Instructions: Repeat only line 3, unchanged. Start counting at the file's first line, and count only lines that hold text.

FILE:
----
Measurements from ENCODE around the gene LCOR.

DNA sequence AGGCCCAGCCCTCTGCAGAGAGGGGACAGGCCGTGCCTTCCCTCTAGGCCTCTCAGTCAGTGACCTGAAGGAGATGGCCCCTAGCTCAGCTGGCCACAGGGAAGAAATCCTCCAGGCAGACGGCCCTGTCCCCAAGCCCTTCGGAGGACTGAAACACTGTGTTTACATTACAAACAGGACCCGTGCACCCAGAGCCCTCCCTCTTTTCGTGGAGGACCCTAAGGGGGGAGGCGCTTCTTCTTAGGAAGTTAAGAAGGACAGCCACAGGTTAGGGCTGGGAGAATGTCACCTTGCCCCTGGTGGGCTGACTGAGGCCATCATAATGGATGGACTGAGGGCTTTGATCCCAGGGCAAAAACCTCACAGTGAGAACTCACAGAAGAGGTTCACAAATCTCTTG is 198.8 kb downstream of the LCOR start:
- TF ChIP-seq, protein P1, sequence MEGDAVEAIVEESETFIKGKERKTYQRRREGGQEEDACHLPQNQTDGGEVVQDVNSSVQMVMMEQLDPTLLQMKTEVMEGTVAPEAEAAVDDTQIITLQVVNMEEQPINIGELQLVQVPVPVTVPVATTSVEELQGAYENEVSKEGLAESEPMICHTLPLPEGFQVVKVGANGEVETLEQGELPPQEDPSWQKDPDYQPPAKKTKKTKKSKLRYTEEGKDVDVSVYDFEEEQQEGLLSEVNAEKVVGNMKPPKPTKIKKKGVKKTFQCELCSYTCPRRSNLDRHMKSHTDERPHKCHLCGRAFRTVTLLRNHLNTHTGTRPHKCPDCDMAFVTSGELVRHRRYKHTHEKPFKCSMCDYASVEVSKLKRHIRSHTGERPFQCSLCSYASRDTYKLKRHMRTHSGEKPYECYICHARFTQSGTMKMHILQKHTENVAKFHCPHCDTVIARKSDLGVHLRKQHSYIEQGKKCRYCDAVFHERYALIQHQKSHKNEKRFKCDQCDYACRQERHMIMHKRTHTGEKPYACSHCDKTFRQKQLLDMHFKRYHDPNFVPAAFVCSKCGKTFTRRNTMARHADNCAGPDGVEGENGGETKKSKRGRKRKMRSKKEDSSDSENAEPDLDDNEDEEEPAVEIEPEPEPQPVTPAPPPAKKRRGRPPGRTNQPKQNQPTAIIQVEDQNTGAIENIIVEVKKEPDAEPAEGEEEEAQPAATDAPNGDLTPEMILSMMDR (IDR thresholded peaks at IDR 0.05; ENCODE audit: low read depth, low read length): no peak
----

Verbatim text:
- TF ChIP-seq, protein P1, sequence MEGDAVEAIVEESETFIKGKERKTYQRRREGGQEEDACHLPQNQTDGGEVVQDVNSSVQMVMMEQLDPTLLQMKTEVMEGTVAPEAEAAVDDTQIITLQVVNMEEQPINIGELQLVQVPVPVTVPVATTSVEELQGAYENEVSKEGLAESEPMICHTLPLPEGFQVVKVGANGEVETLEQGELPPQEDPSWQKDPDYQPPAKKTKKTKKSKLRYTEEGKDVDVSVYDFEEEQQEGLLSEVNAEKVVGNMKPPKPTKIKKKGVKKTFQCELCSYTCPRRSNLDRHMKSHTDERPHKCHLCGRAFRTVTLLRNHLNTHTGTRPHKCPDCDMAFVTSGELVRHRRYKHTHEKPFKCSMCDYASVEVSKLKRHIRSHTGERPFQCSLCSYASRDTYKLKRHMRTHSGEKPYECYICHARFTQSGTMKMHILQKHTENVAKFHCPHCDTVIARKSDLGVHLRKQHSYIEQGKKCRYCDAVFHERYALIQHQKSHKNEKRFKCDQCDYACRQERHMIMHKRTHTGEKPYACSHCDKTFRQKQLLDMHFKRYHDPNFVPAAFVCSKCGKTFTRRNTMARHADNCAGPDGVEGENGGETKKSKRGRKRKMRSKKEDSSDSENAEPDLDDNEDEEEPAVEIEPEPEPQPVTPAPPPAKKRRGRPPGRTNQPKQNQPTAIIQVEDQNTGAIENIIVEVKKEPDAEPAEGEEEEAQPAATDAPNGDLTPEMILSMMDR (IDR thresholded peaks at IDR 0.05; ENCODE audit: low read depth, low read length): no peak